COUNCILLOR Glenda Mather has described the State Government’s changes to fluoride legislation as “an answer to a prayer”.

The State Government last week passed an amendment which Health Minister Lawrence Springborg said would restore control of fluoride management to local goverments.

Cr Mather was one of 50 people who gathered outside City Hall in 2009 to protest the former Labor government’s enforcement of fluoridation in water.

She said despite much resistance, it was thrust on people whether they objected or had allergies. While Rockhampton Regional Council was yesterday unsure how the change to the water fluoridation act would affect the region’s water treatment, Cr Mather said she had spoken with people from Mr Springborg’s office.

“Under the legislation we are also eligible to claim funding for infrastructure for fluoride,” Cr Mather said.

“It’s an industrial by-product. Leaving it out is going to improve the health of people.”

She said buying and putting fluoride in the water cost the council $35,000 each year.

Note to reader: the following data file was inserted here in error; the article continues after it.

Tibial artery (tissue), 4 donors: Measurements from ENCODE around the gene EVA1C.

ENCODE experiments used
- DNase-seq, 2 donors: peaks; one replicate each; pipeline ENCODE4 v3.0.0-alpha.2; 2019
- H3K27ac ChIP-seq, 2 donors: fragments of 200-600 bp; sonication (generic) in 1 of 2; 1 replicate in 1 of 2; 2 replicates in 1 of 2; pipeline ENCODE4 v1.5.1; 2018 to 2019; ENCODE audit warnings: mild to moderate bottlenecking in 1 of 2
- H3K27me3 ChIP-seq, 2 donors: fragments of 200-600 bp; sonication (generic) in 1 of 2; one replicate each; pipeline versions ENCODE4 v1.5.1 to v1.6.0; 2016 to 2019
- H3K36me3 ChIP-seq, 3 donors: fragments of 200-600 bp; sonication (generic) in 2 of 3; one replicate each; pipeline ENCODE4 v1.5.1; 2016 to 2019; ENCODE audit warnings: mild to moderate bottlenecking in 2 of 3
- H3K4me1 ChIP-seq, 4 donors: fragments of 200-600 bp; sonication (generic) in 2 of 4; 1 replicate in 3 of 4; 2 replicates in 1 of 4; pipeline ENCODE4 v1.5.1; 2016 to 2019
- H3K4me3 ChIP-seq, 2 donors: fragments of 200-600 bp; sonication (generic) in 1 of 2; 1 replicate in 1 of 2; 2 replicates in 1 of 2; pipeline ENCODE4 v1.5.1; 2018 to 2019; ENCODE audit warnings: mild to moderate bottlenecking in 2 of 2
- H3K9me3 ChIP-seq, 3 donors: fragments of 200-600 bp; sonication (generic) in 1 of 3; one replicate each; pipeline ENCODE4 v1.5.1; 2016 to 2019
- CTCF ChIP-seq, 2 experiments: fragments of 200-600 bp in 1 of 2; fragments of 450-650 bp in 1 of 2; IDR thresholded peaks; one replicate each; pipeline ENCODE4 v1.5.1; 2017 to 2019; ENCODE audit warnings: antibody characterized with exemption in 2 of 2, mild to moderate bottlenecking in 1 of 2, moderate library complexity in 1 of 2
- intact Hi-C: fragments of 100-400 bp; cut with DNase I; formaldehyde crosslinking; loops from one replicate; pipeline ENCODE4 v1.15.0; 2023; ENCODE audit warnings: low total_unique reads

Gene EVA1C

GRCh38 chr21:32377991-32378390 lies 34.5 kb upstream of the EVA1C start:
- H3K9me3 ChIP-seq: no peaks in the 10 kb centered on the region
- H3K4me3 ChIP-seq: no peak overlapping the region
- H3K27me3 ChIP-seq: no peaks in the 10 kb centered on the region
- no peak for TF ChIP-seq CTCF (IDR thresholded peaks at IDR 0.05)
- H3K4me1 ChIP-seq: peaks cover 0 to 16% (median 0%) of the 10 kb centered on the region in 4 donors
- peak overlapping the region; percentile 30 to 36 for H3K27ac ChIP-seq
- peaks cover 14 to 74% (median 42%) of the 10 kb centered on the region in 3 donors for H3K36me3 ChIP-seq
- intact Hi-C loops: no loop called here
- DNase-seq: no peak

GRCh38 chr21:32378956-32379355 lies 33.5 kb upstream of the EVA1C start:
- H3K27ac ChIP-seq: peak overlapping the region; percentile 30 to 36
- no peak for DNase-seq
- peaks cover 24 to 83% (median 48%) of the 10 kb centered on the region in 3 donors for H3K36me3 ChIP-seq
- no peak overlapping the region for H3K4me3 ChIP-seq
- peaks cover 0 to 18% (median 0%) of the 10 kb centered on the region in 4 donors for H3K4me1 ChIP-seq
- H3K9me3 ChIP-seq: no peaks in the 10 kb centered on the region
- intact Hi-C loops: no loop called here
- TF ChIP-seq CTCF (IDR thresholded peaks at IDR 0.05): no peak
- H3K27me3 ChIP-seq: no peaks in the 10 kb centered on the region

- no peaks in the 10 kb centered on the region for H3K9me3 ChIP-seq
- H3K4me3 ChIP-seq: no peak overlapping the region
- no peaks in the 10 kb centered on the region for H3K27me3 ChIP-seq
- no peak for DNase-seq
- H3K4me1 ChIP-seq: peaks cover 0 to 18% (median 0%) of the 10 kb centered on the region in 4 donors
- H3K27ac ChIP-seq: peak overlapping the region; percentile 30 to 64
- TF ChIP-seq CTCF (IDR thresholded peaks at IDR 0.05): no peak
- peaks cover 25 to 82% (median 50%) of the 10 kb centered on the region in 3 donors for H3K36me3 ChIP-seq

Cr Mather’s anti-fluoride crusade will continue when she starts a petition to gauge community sentiment in the next week. “I am quite confident we will not only have support, but there will be overwhelming support,” she said.

Meanwhile, Cr Mather believes a report on the current costs of putting fluoride into the region’s water supply will come before councillors soon.

But a council spokeswoman said she anticipated the council would not weigh their options until early next year. “There had been no prior consultation with local government about these amendments,” she said.

“The council has not had sufficient time to consider these changes, the community sentiment on the matter, or the potential impacts to this part of the water treatment process.”